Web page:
NBA Free Agency Begins With Money Flying Expectations High For NASCAR On NBC NBC Lands New Advertisers For Race Coverage Steelers Exploring '23 Super Bowl Bid Redskins DC Stadium Could Hinge On Name Change Top Rank Files Suit Against Al Haymon Tennessee Unveils New Nike Uniforms What I Like With ESPN's Michelle Beadle NHRA Leadership Undergoing Changes ESPN Denies Wanting To Dial Down Olbermann
SBD/11/Leagues Governing Bodies
EVERYTHING'S COMING UP SILVER & BLUE IN THE NFL
Published September 11, 1995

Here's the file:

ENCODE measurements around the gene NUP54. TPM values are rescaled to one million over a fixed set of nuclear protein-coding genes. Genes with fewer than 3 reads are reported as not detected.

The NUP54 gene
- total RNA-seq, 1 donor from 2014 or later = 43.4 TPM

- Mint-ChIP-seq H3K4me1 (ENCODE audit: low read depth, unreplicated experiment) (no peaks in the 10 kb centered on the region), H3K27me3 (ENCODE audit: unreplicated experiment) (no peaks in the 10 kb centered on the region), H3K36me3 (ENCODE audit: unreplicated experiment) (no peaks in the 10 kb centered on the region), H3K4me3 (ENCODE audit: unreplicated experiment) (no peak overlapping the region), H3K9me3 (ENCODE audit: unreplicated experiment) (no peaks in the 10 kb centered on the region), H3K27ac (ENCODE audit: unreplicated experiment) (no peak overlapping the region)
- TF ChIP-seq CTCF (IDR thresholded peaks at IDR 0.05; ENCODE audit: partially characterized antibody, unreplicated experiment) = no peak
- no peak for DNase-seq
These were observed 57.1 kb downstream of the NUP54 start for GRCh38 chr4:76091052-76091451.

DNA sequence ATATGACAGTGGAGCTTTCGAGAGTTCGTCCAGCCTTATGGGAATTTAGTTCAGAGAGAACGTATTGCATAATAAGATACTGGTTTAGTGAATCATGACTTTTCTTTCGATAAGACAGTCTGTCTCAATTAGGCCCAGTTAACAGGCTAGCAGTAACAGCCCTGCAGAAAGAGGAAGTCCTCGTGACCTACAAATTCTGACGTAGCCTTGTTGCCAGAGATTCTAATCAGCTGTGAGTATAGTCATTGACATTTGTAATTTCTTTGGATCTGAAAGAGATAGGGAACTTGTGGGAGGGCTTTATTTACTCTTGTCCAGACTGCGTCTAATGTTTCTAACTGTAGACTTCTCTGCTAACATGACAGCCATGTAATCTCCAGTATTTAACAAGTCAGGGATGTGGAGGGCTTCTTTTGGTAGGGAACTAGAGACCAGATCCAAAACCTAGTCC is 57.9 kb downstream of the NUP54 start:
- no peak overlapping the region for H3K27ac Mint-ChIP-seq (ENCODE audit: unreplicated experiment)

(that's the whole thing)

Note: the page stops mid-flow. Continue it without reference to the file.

With the signing of Deion Sanders, Cowboys Owner Jerry Jones continued to hold the off-the-field spotlight as the NFL entered Week 2. However, one of the NFL's newer owners, the Patriots' Robert Kraft, spoke out against Jones' deals with Nike and Pepsi and his attacks on NFL Properties. Kraft: "We're the best sports entertainment property in America. Those who are privileged to be a part of it should work hard to make it work. When we run our club it's important that we maximize our opportunities, but not at the expense of the whole league. I always try to stay within the boundaries. Sometimes I'll benefit and sometimes I won't" (Timothy Smith, N.Y. TIMES, 9/10). HE'S EVERYWHERE: BUSINESS WEEK profiles Jones as a "Headliner" under, "A Cowboy the NFL Can't Lasso" (BUSINESS WEEK, 9/18 issue). Rob Prazmark, President of 21 Marketing, which has been advising the Cowboys: "The difference in opinion is a simple American business problem. [NFL Properties is] interested in enhancing the NFL corporate brand. Jerry and the other clubs are interested in selling more product." NFL Properties President Sara Levinson, in a statement: "National sponsors tell us the ability of the clubs to market themselves as a group is the primary reason the NFL is the most valuable and attractive property in sports" (Jeff Jensen, AD AGE ONLINE, 9/11). Mike Ditka, on the Deion signing: "Mr. Jerry Jones, everything in life is cyclical. What goes around comes around. Watch out!" ("NFL On NBC," 9/10). Mike Lupica: "This Nike-Cowboys deal may be one of the great money laundering scams in all of professional sports" ("Sports Reporters," ESPN, 9/10). In L.A., columnist Mike Downey calls Jones "an old Arkansas Razorback who keeps acting like a pig" (L.A. TIMES, 9/10). In Boston, Will McDonough writes the Jones-Sanders-Pepsi-Nike deal "could, very easily, shake the foundation of the league" (BOSTON GLOBE, 9/10). But in Miami, Greg Cote writes, "Jones simply forged a different way to do what the communal system discourages: Reap justly due benefit from the Cowboys' stature and good name. Let the rest of the league whine" (MIAMI HERALD, 9/8). And USA TODAY's Bryan Burwell writes, "[Jones] did not disrupt the NFL's holier-than-holy revenue-sharing pie. He simply baked himself another, equally lucrative one" (USA TODAY, 9/11). NEXT? In Tampa, Pat Yasinskas writes, "If [Jones] gets away with it, the floodgates could open for other owners to follow with exclusive deals and maybe even challenge the league's sharing of television revenues" (TAMPA TRIBUNE, 9/10). On NBC, McDonough, who reported that Jones "is now going to completely pull away as fast as he can from NFL Properties" adds, "Look for Al Davis and the Oakland Raiders to be the next to step away from NFL Properties and be the next to market themselves" ("NFL On NBC," 9/10). Dolphins VP Eddie Jones tells the MIAMI HERALD that "he wants to hear more about [the Jones-Nike deal], which could mean he's looking for wrongdoing, or for ways to apply the business acumen to his own club" (Greg Cote, MIAMI HERALD, 9/8). WHO'S AFRAID OF THE BIG, BAD SWOOSH? The NFL has not decided on a course of action against Jones, according to Paul Domowitch of the PHILADELPHIA DAILY NEWS. Although any solution is unlikely to include a licensing deal with Nike. According to one exec from a NFL-licensed apparel company, the NFL is "scared" of Nike. The exec: "They feel Nike is too big. Everything they've gotten involved in they've taken over. And the NFL is leery of that." Sources say Commissioner Paul Tagliabue and NFL President Neil Austrian have discussed the possibility of taking away Properties revenue or draft picks from the Cowboys (PHILADELPHIA DAILY NEWS, 9/8). The Nike symbol was spotted throughout Texas Stadium Sunday: on a building near the parking lot, above ticket windows, and on stairwells, uniforms of stadium personnel and the game program. A mural on a pillar read, "Just Do It" (Mark Blaudschun, BOSTON GLOBE, 9/11). MEDIA MAN: Jones, during halftime of last night's TNT game: "I want every team to feel like they can go out and get the revenues and then they feel better about doing some of the things like we did with Deion" (TNT, 9/10).